Like most of the republicans since 1994, the other guys will just agree with Ron Paul to try and take his thunder away.......Its the walking the walk, that the current GOP just cant do.

This is great for Mr Paul.

But in general I think the structured sound-bit Debates are nothing more than a pony show and for some a promise show( who can give you the most Govt programs in 60 seconds.)

Libertylover
March 4, 2007, 12:56 PM
http://www.ussliberty.org/

Yeah, Israel is such a great "friend" of the United States... With "friends" like that...

Oh, and if you want money going to Israel to help in their fight against the Muslims, than DONATE! DO NOT think that it's okay for our government to STEAL from me AT GUNPOINT to send MY HARD EARNED MONEY to Israel, who I couldn't care less about.

Charity is for churches, NOT for governments!:cuss:

Autolycus
March 4, 2007, 10:42 PM
It is really refreshing to know that he will be given a chance.

However I strongly belive that the Anti-War stance will ostracize a lot of the GOP. The same people who bought into the idea that that if you do not support the war your Un-American.

I also think that he will have a hard time with his views on abortion are my only problem with him. He is pro-life but feels that the proper way to go about becoming a pro-life nation is to reaappeal Roe vs. Wade. He suggests that the states be allowed to decide their own stances on abortions. I myself am Pro-choice but I can tolerate this idea. I do believe it is a matter of local government to decide what is right. However in the overall idea I understand that I may dislike their conclusion.

Here is a link to that...

http://www.lewrockwell.com/paul/paul240.html

As for his views on Gay marriage I see the Christian Right gnashing their teeth. I think that they will let their homophobia affect the way they vote and will refuse to vote for Ron Paul on that basis alone. I do think that he is right when he suggests that the government should not be in the marriage business. Let us not forget that GWB tried to get people to go to marriage counseling.

Link to his writing about that...

http://www.lewrockwell.com/paul/paul160.html
http://www.lewrockwell.com/paul/paul151.html

I disagree with him on the abortion views but I can stomach his ideas. However on one other issue I do feel he is wrong and I will open a seperate thread about it.

RealGun
March 5, 2007, 09:16 AM
I think it is pathetic that the issue of Ron Paul's candidacy comes down to positions on abortion and gay marriage. It seems to me that the agenda needs to change to the real business of government. This social engineering nonsense is getting old. Anyone who cares so much about those issues is not going to vote for Ron Paul anyway. Forcing others to see things our way, when it's no skin off our nose, is anathema to the philosophy that he represents.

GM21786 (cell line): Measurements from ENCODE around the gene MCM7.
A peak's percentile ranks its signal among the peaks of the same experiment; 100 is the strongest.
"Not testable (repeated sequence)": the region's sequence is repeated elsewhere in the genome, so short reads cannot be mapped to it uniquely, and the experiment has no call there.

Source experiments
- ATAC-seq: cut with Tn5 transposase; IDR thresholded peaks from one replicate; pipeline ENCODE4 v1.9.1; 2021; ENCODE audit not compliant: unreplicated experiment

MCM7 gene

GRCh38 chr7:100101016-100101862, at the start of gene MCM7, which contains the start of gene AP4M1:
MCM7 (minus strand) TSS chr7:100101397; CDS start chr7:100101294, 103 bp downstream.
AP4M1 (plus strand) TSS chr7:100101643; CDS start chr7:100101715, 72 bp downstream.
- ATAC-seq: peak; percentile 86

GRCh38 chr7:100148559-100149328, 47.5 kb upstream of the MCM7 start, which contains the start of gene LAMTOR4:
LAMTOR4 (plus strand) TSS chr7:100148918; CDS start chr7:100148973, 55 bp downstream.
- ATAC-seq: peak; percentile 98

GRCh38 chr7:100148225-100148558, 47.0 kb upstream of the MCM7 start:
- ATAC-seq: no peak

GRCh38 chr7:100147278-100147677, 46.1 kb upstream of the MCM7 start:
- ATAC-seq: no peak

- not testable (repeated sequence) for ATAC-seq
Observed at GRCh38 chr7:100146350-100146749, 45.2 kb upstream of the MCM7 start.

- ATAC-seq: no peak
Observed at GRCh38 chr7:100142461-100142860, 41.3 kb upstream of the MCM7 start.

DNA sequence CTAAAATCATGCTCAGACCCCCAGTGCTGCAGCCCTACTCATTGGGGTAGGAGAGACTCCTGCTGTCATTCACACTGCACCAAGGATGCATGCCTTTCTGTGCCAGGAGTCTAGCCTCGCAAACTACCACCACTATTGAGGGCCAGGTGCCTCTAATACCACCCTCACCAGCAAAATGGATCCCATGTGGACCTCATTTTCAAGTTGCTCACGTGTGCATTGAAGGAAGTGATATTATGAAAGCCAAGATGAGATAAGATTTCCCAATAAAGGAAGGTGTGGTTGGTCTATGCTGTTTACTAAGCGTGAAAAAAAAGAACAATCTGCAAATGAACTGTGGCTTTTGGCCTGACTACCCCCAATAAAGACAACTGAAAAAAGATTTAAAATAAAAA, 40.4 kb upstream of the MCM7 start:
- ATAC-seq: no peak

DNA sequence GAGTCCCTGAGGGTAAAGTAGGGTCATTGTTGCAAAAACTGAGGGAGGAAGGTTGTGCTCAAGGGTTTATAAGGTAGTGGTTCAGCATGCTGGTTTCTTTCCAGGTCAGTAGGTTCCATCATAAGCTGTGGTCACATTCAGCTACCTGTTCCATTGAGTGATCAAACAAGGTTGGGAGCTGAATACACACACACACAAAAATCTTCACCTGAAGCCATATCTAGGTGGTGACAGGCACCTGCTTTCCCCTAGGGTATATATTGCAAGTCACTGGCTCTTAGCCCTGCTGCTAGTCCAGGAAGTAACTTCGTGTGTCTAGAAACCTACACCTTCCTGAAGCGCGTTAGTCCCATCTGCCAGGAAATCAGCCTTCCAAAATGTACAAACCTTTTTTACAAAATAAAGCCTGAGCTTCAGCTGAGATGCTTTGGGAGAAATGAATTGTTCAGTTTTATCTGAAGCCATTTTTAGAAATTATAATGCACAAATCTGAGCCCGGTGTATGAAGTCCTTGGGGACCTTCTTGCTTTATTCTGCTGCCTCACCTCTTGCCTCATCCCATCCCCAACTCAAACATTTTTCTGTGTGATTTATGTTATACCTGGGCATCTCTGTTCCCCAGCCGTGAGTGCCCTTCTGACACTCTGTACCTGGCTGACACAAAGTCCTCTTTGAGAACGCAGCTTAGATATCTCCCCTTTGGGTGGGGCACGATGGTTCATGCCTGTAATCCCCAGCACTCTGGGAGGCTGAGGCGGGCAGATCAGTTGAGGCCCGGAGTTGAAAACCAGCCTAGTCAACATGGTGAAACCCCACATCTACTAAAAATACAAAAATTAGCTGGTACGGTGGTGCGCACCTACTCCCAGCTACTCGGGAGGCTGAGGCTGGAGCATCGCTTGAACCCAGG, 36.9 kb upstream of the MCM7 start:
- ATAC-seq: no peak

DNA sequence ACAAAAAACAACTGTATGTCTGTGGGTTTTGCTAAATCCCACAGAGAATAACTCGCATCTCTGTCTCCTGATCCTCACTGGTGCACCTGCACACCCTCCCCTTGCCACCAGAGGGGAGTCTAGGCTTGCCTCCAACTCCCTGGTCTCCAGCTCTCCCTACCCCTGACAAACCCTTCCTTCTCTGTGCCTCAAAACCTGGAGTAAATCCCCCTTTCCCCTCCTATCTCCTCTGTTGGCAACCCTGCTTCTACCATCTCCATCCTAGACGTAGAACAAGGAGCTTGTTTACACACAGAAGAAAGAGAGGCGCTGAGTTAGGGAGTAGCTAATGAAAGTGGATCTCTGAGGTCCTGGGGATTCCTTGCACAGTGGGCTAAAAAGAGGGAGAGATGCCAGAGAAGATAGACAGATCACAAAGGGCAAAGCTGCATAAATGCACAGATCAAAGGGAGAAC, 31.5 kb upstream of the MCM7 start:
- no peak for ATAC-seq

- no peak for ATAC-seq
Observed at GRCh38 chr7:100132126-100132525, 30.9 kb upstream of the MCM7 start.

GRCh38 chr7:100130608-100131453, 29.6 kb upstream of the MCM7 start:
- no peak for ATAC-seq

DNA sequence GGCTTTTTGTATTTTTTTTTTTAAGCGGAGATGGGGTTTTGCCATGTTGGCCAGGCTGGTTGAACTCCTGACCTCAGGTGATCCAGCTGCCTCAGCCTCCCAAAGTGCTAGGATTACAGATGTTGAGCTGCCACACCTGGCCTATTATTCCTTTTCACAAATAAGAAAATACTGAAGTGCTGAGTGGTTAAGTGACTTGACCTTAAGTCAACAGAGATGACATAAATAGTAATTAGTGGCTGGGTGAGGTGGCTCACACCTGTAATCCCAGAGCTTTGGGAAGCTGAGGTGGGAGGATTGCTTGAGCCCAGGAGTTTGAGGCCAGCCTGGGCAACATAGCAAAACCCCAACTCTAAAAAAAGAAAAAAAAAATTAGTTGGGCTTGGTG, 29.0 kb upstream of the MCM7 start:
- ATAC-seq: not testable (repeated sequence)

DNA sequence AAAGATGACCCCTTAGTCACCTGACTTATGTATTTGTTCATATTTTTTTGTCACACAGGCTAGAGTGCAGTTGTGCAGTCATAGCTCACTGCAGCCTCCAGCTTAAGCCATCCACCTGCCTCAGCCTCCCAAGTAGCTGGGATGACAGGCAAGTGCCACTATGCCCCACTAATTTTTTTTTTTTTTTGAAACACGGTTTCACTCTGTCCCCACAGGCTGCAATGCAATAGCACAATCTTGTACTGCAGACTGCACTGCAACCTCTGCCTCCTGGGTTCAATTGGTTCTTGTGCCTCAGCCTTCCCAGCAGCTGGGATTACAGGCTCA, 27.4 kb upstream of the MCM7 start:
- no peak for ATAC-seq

Autolycus
March 5, 2007, 06:13 PM
Ah but it will matter to some. The Christian Right is very much against those things and wishes to cram their beliefs down our throats.

tcgeol
March 5, 2007, 06:31 PM
Ah but it will matter to some. The Christian Right is very much against those things and wishes to cram their beliefs down our throats.
Completely unlike the "atheist" Left, of course, who has no desire to tell me what I have to believe as long as I agree with them. (Of course, I know not all atheists are on the left.) Naturally, your view on these issues is legitimate and ours is not.

This idea of the "Christian Right" being a bunch of "Christofacists" and "Theocrats", as we have been called on this board a number of times, tells me that you all who use such terms are as ignorant of us as a well-meaning anti is of the 2nd Amendment. The great majority of us are on the RKBA side. While the liberals on the board object to being excluded because of other issues as long as they are pro-gun, so do we.

Ragnar Danneskjold
March 5, 2007, 10:00 PM
Tecumseh, take a stroll at any high school or especially college in America, and mention that you may be a Christian. You'll see exactly how tolerant the Left is then. I'm not talking about "prayer in schools"(although that is another example of the intolerance of the Left), I just mean mention it. Go take, say, a religion class. Or a philosophy class. Or a political science class. When answering a question, let it slip that you believe in Christianity. Be prepared for 90% of the class to start yelling at you, and be prepared to fail the class as well.

Titan6
March 5, 2007, 10:21 PM
Gosh Taurus I have taken lots of classes as a Christian and not failed any of them. Nearly all of them at secular schools. I have never had anyone make fun of me for my religious beliefs either. I don't know where you go to school but if that is happening than you need to straight to the EO rep at your school and file a complaint. If that dosen't work than you need to find a real lawyer and file a real law suit against the school.

Ragnar Danneskjold
March 5, 2007, 10:22 PM
Well you live in Texas. I live in Ann Arbor Michigan. I can see where our experiences would differ.

RealGun
March 6, 2007, 08:45 AM
We have conspiracy theories and we have persecution theories. They are all likely to be nonsense or only true anecdotally or in a narrow context.

Libertylover
March 6, 2007, 01:29 PM
For those of you in NH, there's a demonstration in support of Dr. Paul being put together for that night outside the venue, which is Saint Anslem college in Manchester. I'll come by with more info once it becomes available.